Gerald Cleaver

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by David R. Adler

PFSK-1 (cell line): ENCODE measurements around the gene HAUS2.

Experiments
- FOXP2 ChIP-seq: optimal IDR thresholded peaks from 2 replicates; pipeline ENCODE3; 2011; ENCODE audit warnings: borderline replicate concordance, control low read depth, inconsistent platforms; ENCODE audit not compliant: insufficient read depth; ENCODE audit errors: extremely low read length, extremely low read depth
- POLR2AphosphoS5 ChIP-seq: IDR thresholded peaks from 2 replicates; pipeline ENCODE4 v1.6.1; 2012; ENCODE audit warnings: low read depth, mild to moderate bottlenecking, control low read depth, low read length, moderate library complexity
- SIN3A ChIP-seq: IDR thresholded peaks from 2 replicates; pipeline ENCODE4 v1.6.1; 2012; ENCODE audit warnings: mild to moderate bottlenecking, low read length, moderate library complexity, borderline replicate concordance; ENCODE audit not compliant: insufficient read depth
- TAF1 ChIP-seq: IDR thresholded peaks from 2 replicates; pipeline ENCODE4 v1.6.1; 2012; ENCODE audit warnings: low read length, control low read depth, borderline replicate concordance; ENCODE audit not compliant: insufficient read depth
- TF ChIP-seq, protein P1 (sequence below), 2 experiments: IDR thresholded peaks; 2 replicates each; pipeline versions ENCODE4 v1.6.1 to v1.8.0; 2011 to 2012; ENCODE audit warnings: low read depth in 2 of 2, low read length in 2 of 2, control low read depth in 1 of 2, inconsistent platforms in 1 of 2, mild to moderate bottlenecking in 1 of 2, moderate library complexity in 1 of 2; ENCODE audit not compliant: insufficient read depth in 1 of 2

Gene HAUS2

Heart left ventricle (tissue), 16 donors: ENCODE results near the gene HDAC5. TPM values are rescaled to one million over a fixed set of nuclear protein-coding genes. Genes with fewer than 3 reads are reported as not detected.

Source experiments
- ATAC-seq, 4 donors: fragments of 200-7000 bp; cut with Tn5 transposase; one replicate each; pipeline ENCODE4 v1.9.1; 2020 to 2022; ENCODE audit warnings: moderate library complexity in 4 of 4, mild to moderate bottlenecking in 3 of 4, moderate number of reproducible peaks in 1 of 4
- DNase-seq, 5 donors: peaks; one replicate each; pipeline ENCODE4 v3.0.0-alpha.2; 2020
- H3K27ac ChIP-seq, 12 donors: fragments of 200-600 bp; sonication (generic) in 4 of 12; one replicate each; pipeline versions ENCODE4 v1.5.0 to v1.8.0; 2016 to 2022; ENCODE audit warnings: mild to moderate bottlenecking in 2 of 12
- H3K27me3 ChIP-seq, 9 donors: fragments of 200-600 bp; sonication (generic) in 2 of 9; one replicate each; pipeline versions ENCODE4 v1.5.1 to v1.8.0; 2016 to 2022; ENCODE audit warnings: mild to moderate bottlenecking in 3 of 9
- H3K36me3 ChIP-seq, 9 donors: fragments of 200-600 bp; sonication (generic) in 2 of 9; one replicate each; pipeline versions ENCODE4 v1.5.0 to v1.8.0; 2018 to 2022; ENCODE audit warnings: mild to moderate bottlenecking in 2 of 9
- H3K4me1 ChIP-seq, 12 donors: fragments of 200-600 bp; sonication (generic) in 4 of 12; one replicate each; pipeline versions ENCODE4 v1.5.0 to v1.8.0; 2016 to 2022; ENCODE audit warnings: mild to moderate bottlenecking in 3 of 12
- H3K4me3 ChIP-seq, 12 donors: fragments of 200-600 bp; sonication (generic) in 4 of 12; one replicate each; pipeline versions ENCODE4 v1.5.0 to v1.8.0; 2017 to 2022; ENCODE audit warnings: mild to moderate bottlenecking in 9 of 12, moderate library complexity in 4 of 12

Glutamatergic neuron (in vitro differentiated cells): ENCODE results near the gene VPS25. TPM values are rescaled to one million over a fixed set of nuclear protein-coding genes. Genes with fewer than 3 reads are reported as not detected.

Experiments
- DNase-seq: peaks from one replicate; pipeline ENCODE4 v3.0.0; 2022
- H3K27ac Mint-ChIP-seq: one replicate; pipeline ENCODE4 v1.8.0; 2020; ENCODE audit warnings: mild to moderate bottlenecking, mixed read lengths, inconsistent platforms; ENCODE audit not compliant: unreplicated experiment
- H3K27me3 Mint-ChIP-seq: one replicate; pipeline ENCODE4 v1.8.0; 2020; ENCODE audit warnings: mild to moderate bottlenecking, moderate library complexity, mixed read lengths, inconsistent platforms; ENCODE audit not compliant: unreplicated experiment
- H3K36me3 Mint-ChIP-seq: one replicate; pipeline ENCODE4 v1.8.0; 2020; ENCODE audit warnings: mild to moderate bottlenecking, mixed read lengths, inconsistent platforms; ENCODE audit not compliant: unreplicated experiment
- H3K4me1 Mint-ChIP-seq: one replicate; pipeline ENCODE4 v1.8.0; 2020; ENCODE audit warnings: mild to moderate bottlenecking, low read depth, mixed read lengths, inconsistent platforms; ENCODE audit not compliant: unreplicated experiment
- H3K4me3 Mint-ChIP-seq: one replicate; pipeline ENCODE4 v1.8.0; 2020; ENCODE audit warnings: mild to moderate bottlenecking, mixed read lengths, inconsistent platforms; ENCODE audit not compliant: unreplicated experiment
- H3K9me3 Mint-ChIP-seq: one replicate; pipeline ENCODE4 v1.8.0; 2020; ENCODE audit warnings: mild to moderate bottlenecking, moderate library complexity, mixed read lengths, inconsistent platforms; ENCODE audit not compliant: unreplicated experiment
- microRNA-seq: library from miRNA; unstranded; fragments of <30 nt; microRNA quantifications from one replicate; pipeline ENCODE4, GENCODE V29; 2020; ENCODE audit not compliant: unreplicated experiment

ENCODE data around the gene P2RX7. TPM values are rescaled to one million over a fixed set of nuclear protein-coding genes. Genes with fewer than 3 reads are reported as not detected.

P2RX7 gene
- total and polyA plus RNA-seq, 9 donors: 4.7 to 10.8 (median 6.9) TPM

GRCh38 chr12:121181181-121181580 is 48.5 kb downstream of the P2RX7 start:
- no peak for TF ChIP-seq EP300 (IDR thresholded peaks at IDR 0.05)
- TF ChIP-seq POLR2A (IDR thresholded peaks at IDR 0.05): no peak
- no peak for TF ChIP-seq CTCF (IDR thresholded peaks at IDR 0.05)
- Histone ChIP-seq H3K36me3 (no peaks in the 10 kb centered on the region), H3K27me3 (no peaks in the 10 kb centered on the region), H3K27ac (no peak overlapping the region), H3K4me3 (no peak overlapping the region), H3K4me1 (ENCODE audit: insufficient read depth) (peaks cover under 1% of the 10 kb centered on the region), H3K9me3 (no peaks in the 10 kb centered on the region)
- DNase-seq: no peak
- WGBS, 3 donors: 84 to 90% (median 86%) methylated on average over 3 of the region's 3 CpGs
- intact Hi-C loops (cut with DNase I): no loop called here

Gerald Cleaver, a sought-after drummer in both straight-ahead and avant-garde circles, debuts as a leader with the highly adventuresome Adjust. The band is called Veil of Names, and its makeup is striking. Guitarist Ben Monder and violist Mat Maneri are paired for the first time; reedman Andrew Bishop completes the front line. Craig Taborn plays organ and keyboards, and bassist Reid Anderson is heard on both upright and electric (another first). Cleaver is on fire behind the drum kit, but he also proves himself an extraordinary composer on this wholly original outing. What catches the ear first is the Maneri/Monder sound, a captivating blend of wobbly microtonality and searing distortion. The clipped yet forceful declamations of the leadoff track, "Hover," make for an enticing prelude to a clamorous bout of free improvisation. Cleaver's thoughts are generally more in tempo, however: Witness the off-kilter, unpredictable grooves of "The Wheat and the Tares" and "Chinese Radio" and the foreboding, almost Zawinul-esque "Force of Habit." Monder's big feature arrives on "Way Truth Life," which, following an unaccompanied guitar setup, winds up through some very surprising meter and tempo changes. Monder blows clean but dizzyingly fast lines over the rhythmic maelstrom, and the tune ends with what literally sounds like a pulled plug. Later on, the bleak and ghostly "Sight" functions as an intro to the funky, densely packed finale, "Veil." The richly varied instrumentation -- at times you'll hear clarinet, fuzz guitar, and creaking viola all at once, with electric piano or organ underneath -- gives this music more sonic dimensions than one can even count. Repeated listens are recommended, and pleasure is assured.

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